I’m interested in tools such as Zone7’s micro-cycle simulator (see below), for instance, that enable future workload projection up to seven days ahead of time. Injury risk may provide the foundation for this system, but it can be applied and interpreted with maximising load and performance in mind. Ultimately, this comes down to how the human operator acts on the information provided.

A screenshot of ZOne7's workload simulator dashboard. It shows a week of days across the top and variables down the side as row headers; duration, distances above thresholds, for example. Different amounts are input for each day with a line graph showing the trend for each across the week. A coloured line at the bottom represents the cumulative injury risk trend across the week.
Figure 1. Zone7's Workload Simulator

Let’s dive deeper into the specifics of the outputs in relation to Zone7. What do they look like and why? And, what does that mean in practical terms?

So handing over to Zone7 now; What is your approach to output design?

The most important thing Zone7 has to consider when presenting its AI-derived outputs is determining and fully appreciating the needs of end users within the context of their specific environment. This is done to ensure the end user can apply the insights as they deem appropriate, thereby making our outputs more impactful. Through translating mathematical models numbers, percentages and probabilities, Zone7 provides the human end user with information that would otherwise be unobtainable with such efficiency. Translation of our model results into our outputs is designed to make complex deep learning processes interpretable, digestible and ultimately actionable. Initially, this centres on converting numbers into more meaningful states, such as bucketing athletes into broad risk categories like Low, Medium or High Risk.

Further outputs are added to increase usability and trust for the practitioner applying Zone7’s AI system:

Risk Factors

Specific parameters are highlighted as the greatest contributing risk factors to the injury risk forecast being presented. This important output allows practitioners to understand “Why” an athlete is identified as being at risk (e.g., is risk driven by overload patterns in X or underloading patterns in Y).

Risk Management

Other usable outputs provided to Zone7 clients are suggestions on potential workload modifications using historical reference training sessions, which if applied can help to mitigate the identified injury risk.

This information is presented as optimal value ranges for the parameters contributing to the risk alert, such as X amount of absolute sprinting distance or Y amount of high intensity decelerations.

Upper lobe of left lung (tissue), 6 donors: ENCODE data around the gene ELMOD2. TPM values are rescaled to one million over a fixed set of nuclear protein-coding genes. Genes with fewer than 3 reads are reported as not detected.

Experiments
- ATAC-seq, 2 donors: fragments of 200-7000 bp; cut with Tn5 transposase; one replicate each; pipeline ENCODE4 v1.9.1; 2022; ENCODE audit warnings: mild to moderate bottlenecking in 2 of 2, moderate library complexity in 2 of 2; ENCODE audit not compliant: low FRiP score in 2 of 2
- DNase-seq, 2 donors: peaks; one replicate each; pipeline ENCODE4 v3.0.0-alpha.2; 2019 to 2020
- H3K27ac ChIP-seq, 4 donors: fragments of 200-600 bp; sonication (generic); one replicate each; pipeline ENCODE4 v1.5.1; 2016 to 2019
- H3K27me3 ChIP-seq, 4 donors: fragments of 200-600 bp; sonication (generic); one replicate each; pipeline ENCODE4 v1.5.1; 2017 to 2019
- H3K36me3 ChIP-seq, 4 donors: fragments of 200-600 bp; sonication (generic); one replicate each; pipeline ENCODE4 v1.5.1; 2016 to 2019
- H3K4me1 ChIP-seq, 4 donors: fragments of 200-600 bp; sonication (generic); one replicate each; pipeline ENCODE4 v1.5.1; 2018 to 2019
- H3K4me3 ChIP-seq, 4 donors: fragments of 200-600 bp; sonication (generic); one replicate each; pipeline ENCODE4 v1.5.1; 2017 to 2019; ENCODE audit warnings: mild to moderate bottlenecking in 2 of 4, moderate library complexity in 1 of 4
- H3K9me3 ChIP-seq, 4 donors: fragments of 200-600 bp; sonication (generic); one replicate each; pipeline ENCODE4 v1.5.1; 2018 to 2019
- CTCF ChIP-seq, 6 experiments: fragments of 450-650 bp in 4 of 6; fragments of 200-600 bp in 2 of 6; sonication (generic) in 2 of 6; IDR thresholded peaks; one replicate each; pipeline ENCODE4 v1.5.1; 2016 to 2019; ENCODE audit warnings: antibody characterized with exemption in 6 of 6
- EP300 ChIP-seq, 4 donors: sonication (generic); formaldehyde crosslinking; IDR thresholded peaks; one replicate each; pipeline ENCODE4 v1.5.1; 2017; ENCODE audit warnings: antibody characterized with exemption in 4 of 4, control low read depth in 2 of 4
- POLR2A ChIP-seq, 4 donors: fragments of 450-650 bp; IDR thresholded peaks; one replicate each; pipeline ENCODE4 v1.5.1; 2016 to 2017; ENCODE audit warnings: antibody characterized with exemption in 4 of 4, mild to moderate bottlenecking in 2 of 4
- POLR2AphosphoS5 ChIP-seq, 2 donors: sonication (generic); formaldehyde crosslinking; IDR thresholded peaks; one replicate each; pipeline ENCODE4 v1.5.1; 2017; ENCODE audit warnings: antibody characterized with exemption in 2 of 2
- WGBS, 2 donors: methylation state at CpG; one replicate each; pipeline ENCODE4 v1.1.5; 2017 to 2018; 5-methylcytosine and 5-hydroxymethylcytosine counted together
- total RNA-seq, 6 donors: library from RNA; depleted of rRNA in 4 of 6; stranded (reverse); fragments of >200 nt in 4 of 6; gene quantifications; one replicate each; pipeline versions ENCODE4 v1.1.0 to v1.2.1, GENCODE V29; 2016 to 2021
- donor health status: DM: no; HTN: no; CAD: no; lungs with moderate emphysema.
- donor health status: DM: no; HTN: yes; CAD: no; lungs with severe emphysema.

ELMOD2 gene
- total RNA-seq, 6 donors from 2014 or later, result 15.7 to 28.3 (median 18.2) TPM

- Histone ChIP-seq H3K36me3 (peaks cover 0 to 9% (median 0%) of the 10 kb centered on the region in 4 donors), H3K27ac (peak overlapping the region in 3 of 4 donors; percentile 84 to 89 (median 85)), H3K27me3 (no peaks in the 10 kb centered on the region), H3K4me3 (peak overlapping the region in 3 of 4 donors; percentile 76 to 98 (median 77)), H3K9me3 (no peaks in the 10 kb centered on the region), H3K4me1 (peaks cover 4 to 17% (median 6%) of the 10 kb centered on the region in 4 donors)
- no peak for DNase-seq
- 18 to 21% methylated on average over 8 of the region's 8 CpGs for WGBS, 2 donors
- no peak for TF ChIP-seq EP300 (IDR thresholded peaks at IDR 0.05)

Risk Simulation

As mentioned earlier, we also provide injury risk forecast simulations based on future projected workloads and parameters, as predetermined by practitioners. Whilst this is primarily intended to function with injury risk in mind, outputs from this tool could be utilised for optimising performance potential.

A screenshot of an example player injury risk dashboard from Zone7. It shows a coloured trend line relating to the specific player's risk over time, along with trend lines for the recent week for specific risk factors,, in this case Left CoDs, changes of direction to the right, and biomechanical risk factor. There are also body chats showing likely areas for injuries, as well as recent injuries and their severity.
Figure 2. Example Zone7 Dashboard

Discretising continuous data for risk forecasting purposes, is of course not without limitations, such as the dangers in context-loss driven by broad calibration thresholds. To determine suitable thresholds, the calibration process is based on each specific environment, conducted in a collaborative manner with practitioners, is a transparent process to foster trust and should be flexible to allow different ‘configurations’ to be implemented effectively.

As Ben Mackenzie, a Data Research Analyst at Zone7, recently discussed with Leaders in Performance how giving each team the power to calibrate the outputs according to their philosophy is important.

For each client, Zone7 can set individual thresholds for risk alerts which can be increased accordingly as individual management in a team setting is important. Some environments desire a greater focus on physical development, while other departments want maximum availability for players and will therefore put less emphasis on that physical development to ensure availability. That is something Zone7 is able to cater for through calibrating attitude to risk – much like when making a financial investment.”

What Next?

As with any dashboard, the outputs should be chosen in a very deliberate manner. In sports science, we strive to reduce data abundance into simplistic, interpretable numbers; yet, reduce too much and essential detail may be lost.

When it comes to AI this responsibility is arguably greater, as data results and presentation guides the human operator that is consuming them. It is important that practitioners challenge providers on the ‘hows’ and ‘whys’ behind their output design.

Now that we have considered the outputs, we will move onto what us practitioners can do with the information. This is what this series has all been building up to - the application of the data within real-life settings. So, keep a lookout for that next post!